The clues, however, are not nearly as clever as I was expecting, both from the premise and from the enthusiastic reviews the book has received. Very often, the solutions are quite obvious and even elementary. For instance, Tobias might leave a message missing a single word, where the word can only be one thing. Since the book starts by suggesting that Avery must be some sort of genius, or at least really good at puzzles, since she plays chess all the time and aces an “impossible” physics test, I thought Tobias’ game would put her to the test. But I think any quick-witted child could play the game and win.

What makes the obvious puzzles even more frustrating is that Avery, the narrator, has a terrible habit of repeating all the information and the answer, as if readers must be dense. So if the message missing a word reads, “The sky is _____,” Avery feels the need to work through the puzzle piece by piece. She might say, “The sky is ____. The message was missing a word. We needed to find out the word to solve the puzzle. The sky is ____. Skies are usually blue. So blue must be the missing word. The sky is blue! Blue was the missing word! Blue was the answer! We had to find something with a blue sky.” This might be excusable if the puzzles were harder, but I really do not need Avery to spell out everything in excruciating detail this way. It takes away from the momentum of the plot, and really does make it seem like the readers are not expected to be able to figure out anything without having theirs hands held all the way.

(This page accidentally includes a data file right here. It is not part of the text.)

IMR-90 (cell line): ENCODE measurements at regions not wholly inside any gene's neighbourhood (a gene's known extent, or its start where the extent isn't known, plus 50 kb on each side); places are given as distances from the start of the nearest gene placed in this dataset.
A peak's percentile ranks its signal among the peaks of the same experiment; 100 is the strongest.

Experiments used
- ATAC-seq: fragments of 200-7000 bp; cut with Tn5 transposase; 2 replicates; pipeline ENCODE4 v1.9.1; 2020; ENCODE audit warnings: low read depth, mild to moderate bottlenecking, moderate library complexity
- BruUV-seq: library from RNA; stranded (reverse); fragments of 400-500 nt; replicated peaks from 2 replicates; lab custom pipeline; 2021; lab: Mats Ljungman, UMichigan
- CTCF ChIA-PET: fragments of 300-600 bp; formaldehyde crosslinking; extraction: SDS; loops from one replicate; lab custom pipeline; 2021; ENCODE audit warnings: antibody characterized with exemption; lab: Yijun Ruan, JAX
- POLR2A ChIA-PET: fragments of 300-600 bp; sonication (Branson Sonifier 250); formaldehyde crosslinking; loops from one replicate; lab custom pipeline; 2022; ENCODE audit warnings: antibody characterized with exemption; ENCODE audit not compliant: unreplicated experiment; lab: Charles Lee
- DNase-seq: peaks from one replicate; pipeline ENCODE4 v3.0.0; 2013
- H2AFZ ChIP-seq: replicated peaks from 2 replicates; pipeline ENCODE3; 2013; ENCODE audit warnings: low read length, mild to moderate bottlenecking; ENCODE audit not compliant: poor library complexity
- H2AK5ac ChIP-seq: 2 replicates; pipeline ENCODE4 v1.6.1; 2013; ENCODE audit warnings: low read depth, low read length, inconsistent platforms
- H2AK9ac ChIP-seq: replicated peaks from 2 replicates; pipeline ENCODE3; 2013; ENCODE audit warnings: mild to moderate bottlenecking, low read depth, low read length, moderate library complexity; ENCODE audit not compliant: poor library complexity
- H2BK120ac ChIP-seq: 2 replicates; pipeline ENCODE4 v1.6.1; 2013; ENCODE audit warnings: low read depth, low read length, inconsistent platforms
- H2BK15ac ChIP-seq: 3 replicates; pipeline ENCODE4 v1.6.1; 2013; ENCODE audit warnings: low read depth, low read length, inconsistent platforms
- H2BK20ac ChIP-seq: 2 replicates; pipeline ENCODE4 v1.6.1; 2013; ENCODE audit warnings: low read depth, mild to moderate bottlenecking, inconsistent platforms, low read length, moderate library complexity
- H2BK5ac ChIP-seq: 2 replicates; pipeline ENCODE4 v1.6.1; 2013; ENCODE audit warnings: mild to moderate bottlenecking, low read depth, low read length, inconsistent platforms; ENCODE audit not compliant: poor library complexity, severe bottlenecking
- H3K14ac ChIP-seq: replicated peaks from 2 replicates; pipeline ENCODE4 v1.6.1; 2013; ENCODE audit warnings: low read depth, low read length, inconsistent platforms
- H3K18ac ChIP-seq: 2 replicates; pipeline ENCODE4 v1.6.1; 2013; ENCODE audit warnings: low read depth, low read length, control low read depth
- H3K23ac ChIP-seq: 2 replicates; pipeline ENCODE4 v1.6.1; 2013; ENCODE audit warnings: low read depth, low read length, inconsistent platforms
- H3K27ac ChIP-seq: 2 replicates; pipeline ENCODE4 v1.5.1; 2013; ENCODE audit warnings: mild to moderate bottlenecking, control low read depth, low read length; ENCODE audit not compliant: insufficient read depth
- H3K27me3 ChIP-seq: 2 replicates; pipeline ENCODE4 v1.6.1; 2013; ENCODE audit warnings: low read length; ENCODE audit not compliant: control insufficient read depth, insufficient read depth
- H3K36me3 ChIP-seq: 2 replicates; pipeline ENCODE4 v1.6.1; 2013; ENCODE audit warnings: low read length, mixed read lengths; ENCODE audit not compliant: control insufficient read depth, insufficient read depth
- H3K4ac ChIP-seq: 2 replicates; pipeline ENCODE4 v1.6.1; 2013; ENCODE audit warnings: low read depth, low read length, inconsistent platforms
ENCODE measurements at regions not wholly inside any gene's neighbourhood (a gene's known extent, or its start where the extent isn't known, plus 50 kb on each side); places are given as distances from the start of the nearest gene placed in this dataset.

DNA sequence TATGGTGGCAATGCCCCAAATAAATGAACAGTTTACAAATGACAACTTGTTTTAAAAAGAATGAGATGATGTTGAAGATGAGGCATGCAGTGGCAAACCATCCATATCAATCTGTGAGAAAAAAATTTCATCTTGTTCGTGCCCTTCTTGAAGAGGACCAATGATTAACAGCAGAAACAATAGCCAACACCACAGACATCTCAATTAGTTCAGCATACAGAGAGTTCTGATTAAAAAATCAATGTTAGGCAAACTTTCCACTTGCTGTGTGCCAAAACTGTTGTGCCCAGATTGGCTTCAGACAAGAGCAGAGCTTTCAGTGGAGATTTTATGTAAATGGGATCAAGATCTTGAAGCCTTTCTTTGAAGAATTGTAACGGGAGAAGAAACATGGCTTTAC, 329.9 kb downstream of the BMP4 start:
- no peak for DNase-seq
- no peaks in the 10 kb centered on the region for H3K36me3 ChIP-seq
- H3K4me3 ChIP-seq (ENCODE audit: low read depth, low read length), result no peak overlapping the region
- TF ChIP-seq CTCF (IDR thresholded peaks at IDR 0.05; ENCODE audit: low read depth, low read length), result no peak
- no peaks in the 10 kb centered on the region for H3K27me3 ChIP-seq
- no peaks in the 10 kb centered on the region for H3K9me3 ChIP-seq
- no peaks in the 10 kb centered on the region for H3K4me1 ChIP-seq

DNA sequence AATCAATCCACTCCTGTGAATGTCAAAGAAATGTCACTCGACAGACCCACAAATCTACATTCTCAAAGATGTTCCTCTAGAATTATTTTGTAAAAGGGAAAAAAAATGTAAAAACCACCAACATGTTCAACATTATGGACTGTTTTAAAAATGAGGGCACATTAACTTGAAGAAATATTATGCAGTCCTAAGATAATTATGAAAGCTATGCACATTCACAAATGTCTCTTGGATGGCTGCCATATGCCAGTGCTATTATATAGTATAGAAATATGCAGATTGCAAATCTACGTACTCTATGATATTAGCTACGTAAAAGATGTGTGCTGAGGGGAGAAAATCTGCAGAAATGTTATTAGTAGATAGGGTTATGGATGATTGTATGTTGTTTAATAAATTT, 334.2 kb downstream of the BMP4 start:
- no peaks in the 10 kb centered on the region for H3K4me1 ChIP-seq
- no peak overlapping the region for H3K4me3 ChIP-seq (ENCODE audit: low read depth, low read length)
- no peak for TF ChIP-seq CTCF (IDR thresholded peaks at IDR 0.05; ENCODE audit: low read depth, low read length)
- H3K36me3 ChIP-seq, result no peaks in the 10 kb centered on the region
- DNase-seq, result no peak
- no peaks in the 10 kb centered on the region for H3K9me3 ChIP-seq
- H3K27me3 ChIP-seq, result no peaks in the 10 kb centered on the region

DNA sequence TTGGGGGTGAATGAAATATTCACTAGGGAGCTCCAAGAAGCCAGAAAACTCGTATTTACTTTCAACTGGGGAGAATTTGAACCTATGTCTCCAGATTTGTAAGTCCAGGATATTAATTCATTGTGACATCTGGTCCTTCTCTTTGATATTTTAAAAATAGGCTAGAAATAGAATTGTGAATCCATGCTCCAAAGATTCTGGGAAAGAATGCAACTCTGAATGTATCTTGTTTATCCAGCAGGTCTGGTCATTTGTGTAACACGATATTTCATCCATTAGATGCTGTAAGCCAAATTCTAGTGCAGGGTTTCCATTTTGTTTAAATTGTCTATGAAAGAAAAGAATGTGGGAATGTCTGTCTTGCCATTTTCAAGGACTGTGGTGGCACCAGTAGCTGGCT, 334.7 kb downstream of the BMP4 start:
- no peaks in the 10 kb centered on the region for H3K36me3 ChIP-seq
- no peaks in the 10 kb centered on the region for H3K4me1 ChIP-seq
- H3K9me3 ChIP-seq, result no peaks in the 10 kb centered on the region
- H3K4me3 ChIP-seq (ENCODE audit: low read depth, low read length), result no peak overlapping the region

I suspect, however, that many readers are not reading The Inheritance Games for the puzzles, but for the romance. The summary promises four magnetic Hawthorne boys to allure and entire readers (and Avery), and the plot really plays that up. It does not matter that Avery and the boys have zero chemistry and really no reason to be attracted to each other. The book asserts that the boys are amazing, and readers are supposed to buy into that, and the connected assumption that Avery must want to date them, as a result.

The strongest, most compelling part of The Inheritance Games is really the thriller aspect. Why was Avery chosen? Who is out to get her? Will she solve the puzzle and survive her year living with a house of people who hate her? Those were the questions that kept me reading, more than the disappointing puzzles or the boring love triangle. The book is worth a read. It is just not as clever as the summary suggests.

4 stars

Movie Review: Chaos Walking (2021)

Chaos Walking

I cannot remember the last time I watched a movie as disappointing as Chaos Walking. Knowing that the film is based on the popular teen novel The Knife of Letting Go, I expected an exciting dystopian story about a young man learning that his village leadership harbors secrets. The storyline, however, proves overly simplistic and lackluster, while the characters are undeveloped–as is the romance. Even some fine acting by Daisy Ridley and Tom Holland could not save the film. Chaos Walking is undoubtedly a flop.